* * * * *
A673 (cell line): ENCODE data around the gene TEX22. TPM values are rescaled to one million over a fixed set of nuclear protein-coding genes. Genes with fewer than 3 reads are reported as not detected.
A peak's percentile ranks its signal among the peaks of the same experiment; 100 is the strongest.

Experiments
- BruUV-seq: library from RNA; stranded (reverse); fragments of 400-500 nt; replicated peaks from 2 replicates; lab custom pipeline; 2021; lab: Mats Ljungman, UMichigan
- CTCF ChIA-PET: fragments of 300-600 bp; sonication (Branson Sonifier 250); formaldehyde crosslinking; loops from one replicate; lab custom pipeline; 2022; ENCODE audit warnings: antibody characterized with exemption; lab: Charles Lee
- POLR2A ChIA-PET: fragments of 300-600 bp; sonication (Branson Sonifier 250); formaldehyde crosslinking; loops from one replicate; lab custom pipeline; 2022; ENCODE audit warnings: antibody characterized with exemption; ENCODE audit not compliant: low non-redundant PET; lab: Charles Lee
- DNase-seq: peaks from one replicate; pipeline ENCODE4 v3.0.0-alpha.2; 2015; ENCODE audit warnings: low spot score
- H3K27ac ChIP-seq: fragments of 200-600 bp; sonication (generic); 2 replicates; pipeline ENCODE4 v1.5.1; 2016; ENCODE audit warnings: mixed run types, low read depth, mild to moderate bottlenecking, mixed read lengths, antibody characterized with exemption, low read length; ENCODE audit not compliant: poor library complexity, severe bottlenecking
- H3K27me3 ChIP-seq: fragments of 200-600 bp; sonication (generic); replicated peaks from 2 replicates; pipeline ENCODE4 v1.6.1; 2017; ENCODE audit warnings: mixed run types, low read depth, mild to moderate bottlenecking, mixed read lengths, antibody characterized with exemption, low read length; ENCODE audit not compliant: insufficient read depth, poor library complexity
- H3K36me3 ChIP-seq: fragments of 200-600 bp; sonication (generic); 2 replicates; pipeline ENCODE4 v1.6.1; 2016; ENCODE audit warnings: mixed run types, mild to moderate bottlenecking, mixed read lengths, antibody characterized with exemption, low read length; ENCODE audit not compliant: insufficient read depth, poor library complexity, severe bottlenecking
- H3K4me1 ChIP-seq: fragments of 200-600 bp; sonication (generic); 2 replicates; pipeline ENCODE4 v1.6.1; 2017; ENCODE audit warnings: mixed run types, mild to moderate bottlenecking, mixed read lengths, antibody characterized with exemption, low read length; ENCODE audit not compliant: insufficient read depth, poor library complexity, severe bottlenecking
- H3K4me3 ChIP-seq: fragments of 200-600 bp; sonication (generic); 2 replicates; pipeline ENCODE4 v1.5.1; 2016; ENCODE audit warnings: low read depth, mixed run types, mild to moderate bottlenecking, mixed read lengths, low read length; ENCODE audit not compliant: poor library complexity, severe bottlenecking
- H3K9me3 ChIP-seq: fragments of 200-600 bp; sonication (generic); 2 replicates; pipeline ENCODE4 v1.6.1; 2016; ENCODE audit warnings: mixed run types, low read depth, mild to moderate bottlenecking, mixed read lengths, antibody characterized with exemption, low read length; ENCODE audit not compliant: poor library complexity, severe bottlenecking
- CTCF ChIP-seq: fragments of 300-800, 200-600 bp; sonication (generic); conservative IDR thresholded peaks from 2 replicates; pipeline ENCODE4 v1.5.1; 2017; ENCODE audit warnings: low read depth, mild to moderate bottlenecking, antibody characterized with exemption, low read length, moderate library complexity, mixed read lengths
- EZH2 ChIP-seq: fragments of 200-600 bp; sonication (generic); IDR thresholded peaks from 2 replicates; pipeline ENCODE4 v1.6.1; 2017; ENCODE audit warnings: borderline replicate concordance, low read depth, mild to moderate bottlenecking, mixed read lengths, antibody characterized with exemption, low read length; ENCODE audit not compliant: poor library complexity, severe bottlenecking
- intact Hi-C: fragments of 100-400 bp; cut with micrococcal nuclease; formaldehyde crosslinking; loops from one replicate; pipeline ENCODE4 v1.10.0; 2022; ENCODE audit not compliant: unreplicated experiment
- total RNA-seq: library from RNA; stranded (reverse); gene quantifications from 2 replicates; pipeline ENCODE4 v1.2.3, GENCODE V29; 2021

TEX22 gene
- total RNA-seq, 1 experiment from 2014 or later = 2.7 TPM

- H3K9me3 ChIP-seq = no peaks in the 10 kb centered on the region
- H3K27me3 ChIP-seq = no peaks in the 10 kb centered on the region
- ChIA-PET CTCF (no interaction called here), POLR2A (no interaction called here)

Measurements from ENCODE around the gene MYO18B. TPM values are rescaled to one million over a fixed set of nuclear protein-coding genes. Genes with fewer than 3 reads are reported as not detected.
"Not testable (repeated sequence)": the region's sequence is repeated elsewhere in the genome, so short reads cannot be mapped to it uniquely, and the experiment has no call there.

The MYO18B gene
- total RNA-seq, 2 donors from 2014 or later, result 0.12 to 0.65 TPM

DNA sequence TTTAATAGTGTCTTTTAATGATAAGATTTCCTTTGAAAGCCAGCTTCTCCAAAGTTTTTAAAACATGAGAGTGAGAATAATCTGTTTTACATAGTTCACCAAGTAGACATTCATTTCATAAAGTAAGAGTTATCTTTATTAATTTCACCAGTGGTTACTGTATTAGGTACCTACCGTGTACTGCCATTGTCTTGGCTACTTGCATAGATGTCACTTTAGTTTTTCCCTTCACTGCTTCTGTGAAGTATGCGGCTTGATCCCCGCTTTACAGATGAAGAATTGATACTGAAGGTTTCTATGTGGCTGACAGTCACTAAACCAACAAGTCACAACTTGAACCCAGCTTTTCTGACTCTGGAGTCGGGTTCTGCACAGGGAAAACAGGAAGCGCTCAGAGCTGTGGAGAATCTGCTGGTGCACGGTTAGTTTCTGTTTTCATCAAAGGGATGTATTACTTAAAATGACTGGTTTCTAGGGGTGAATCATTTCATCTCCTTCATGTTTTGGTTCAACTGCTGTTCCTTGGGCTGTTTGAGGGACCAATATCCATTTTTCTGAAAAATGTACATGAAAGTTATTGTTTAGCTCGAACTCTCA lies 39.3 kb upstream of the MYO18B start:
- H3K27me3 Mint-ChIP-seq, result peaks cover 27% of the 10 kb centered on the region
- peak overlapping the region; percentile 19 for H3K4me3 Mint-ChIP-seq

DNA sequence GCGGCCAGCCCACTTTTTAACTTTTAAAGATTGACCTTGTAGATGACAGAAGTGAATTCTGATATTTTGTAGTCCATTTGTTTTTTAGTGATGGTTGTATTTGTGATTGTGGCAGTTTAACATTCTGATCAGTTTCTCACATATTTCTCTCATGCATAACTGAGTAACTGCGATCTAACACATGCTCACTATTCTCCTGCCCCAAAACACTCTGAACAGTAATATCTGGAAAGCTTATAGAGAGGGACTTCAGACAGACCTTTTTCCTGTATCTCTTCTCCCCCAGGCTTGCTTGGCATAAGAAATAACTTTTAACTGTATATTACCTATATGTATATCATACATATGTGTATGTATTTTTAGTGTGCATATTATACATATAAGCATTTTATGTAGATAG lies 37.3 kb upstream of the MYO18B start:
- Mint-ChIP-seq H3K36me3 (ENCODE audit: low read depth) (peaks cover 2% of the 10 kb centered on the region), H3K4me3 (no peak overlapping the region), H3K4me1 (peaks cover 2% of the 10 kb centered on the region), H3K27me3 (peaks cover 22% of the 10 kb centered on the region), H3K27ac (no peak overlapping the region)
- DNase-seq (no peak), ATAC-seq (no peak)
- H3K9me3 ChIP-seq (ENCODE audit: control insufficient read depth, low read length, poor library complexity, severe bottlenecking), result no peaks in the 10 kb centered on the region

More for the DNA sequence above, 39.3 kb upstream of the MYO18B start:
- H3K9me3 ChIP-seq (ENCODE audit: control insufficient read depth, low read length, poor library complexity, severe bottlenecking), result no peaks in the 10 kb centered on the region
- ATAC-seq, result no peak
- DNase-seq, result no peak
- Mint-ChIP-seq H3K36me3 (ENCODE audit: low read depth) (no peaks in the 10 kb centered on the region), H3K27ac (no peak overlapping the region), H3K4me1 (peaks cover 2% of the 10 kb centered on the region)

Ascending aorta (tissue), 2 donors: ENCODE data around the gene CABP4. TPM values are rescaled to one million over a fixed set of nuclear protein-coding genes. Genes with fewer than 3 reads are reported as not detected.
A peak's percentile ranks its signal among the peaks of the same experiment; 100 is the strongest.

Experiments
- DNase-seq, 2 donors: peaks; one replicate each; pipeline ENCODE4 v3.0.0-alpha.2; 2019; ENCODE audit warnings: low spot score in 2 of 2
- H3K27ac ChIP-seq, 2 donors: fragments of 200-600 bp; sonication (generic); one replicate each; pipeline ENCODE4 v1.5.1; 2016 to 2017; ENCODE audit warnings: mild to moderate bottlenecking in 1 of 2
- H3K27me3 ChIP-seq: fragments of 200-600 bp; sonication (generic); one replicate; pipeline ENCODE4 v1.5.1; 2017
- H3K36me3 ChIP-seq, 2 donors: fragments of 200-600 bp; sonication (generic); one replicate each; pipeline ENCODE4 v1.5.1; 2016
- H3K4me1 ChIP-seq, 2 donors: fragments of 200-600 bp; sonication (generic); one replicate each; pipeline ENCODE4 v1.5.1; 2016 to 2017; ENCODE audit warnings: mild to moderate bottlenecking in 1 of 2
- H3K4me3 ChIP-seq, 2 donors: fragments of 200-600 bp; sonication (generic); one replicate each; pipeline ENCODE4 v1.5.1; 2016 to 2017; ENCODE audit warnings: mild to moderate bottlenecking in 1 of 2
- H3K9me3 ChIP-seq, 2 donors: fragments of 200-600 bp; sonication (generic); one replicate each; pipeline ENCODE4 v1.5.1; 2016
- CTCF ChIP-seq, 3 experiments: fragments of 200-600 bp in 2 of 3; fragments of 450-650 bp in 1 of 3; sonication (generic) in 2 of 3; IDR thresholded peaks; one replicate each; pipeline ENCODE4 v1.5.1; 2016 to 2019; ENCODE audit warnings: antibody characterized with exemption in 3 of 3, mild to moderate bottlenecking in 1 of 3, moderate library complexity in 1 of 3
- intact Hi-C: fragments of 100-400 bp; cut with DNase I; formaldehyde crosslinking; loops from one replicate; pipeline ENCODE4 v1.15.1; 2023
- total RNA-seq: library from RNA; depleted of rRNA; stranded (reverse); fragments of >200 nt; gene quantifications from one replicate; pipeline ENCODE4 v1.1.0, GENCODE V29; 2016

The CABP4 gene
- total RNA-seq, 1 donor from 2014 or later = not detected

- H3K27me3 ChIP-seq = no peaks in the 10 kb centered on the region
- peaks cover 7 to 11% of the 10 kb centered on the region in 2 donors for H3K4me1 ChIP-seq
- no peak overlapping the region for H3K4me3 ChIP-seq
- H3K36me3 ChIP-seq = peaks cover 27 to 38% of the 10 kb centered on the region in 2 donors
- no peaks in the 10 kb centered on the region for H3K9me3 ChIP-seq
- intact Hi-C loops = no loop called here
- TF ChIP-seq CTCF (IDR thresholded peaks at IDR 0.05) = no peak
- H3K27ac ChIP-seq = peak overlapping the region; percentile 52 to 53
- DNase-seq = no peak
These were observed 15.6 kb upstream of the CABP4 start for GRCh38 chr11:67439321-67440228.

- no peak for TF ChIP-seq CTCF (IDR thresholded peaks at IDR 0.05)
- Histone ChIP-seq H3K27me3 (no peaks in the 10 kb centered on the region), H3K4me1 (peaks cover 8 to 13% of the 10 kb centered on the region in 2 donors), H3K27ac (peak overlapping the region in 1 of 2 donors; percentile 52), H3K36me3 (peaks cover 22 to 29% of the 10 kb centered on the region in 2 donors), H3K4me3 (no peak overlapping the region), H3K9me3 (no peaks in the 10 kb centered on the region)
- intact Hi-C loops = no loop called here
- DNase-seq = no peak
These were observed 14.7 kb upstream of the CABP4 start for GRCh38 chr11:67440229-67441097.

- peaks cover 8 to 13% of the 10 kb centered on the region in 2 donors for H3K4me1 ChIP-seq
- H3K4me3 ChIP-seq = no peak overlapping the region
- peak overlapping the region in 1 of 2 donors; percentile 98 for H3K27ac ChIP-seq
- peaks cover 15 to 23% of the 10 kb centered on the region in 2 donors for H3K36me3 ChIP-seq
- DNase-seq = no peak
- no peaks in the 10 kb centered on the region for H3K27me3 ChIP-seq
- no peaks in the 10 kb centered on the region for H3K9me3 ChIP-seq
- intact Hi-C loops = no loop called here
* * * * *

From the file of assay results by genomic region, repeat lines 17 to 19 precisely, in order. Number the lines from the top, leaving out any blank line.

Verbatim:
- total RNA-seq: library from RNA; stranded (reverse); gene quantifications from 2 replicates; pipeline ENCODE4 v1.2.3, GENCODE V29; 2021

TEX22 gene
- total RNA-seq, 1 experiment from 2014 or later = 2.7 TPM